Category Archives: family

I Capture the Castle

While reading I Capture the Castle I thought it could be adapted into a very good play because the antics of the characters would have people laughing out loud. And Google told me that it has already been done. I recently saw the movie after reading the book and here I talk about them both. You have been warned!

I wish I had read this book as a teen, I would have been bowled over by it. The book is a tad wordy (I only felt that when she was describing the castle too much). No wonder she admired Julian Barnes’ masterful economy of words.

The Mortmains are a crazy bunch. The writer and father James Mortmain’s creative juices seem to have run out after one successful book. The family lives in genteel poverty in the hope that one day he will produce another masterpiece. Topaz, is his loyal wife, and eccentric but beautiful stepmother to his three children. She communes with nature to keep her sanity and needs to be a muse to exist. They live with their daughters, Rose and Cassandra, and their little brother, the studious Thomas. They are joined by Stephen, the son of their dead housekeeper who does chores around the house.

Cassandra, the younger sister, is like Elizabeth Bennet in the sense that her mind is not on matrimony unlike older sister Rose. Like Austen, her mind is on literary pursuits. She dreams of becoming a writer like her father which one would think is surprising because of the example he has set. So she writes diary entries for practice to sharpen her claws prose.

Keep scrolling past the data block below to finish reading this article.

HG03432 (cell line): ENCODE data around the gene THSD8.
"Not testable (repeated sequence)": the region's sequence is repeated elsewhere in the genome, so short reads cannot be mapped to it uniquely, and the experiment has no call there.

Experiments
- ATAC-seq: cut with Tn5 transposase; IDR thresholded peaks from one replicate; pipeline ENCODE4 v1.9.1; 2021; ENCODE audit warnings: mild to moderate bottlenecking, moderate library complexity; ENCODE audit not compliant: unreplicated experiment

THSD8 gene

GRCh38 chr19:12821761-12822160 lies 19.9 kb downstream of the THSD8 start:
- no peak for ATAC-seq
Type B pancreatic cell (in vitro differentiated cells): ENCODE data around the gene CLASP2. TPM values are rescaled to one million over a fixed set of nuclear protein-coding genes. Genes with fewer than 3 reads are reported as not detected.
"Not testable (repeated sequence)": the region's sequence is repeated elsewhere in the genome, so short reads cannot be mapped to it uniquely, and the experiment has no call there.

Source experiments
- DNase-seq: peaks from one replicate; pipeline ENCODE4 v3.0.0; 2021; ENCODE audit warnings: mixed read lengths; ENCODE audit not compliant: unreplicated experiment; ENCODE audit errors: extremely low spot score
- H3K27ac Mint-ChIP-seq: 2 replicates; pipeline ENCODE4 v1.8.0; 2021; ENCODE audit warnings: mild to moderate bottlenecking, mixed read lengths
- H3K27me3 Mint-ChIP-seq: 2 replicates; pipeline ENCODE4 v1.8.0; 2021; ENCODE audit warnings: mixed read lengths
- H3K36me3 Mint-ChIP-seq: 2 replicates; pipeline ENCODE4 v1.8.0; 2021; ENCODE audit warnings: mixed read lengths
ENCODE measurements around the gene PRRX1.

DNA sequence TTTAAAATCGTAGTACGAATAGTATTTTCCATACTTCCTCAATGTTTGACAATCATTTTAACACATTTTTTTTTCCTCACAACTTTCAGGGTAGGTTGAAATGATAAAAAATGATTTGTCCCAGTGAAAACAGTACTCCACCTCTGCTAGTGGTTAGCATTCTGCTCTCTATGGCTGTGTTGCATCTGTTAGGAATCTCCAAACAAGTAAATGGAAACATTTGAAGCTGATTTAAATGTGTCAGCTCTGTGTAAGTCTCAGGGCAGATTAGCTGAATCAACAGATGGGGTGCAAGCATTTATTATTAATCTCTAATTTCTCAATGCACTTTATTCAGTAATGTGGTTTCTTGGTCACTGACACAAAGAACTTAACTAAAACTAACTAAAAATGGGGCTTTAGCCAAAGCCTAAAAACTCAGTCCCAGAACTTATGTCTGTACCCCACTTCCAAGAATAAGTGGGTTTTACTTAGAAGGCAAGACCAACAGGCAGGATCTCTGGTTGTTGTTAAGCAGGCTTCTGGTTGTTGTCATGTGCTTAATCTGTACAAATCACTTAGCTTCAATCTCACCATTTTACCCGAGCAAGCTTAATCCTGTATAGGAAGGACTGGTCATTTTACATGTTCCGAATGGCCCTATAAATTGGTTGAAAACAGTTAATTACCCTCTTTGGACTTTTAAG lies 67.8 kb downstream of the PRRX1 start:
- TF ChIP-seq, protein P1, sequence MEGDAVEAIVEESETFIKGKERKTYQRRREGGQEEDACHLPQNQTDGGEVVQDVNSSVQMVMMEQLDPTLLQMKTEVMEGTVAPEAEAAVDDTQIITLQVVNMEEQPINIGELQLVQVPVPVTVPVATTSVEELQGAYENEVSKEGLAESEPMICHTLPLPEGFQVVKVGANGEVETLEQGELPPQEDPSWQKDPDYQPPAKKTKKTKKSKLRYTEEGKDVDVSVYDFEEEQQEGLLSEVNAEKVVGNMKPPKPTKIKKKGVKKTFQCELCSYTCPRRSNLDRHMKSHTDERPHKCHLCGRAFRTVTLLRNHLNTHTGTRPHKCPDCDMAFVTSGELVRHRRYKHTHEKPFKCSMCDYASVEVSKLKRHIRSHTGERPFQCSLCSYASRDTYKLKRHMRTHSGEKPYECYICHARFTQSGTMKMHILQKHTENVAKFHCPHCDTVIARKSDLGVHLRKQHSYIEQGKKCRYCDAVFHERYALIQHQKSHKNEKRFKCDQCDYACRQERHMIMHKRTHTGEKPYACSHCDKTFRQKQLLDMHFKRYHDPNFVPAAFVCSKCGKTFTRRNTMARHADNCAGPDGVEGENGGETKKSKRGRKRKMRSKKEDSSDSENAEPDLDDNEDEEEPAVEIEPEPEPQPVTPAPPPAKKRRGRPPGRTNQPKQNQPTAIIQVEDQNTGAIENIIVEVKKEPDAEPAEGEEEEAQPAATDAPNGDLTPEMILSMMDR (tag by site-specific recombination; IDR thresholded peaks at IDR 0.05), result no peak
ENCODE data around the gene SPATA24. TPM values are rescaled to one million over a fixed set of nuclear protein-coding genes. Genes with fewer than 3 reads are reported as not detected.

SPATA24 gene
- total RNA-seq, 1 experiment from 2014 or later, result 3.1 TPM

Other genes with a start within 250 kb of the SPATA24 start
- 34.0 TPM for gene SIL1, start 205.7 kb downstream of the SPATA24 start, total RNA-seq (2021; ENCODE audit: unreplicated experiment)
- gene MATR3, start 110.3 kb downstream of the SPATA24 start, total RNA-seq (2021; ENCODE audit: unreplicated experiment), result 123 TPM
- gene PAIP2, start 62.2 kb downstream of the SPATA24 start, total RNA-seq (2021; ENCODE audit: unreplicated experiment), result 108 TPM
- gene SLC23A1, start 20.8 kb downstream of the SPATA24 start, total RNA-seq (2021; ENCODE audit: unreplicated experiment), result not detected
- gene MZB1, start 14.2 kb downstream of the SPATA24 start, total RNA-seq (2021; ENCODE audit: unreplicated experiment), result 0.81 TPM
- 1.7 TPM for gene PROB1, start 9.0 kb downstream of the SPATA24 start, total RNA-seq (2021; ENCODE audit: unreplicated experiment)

Poverty doesn’t bother Cassandra as much as it bothers Rose. Cassandra takes refuge in writing and hence she is saner (she believes that). Even though Rose is the elder sister, it is she who is childish in her ways, demanding things that she knows are impossible.

In spite of her father’s example Cassandra wants to be a writer (natural proclivity?) like her father. Both the sisters don’t do any housework – it is shared by Topaz and Stephen. The onus of earning money is on the menfolk. Published in 1934, the book appears dated because of the time period it is set in. The men and women were defined by set roles, rigid and fixed by society.

There’s talk of Bennets (from Jane Austen’s Pride and Prejudice) in the beginning, and Rose is hell bent on marrying the first rich suitor that comes a-knocking to get out of poverty even if she doesn’t love him. And that is where Simon Cotton comes in.

Cassandra is a precocious narrator (I would never call her ‘consciously naïve because I don’t know what it means!), who wants to be a writer and is always recording things that happen in her life in a notebook. This was at a time when paper is scarce, and there was no electricity in the castle, mind you. She lives in her head (like most writers) which some times makes her miserable, and she has no understanding of how the world works that adds to the ensuing drama.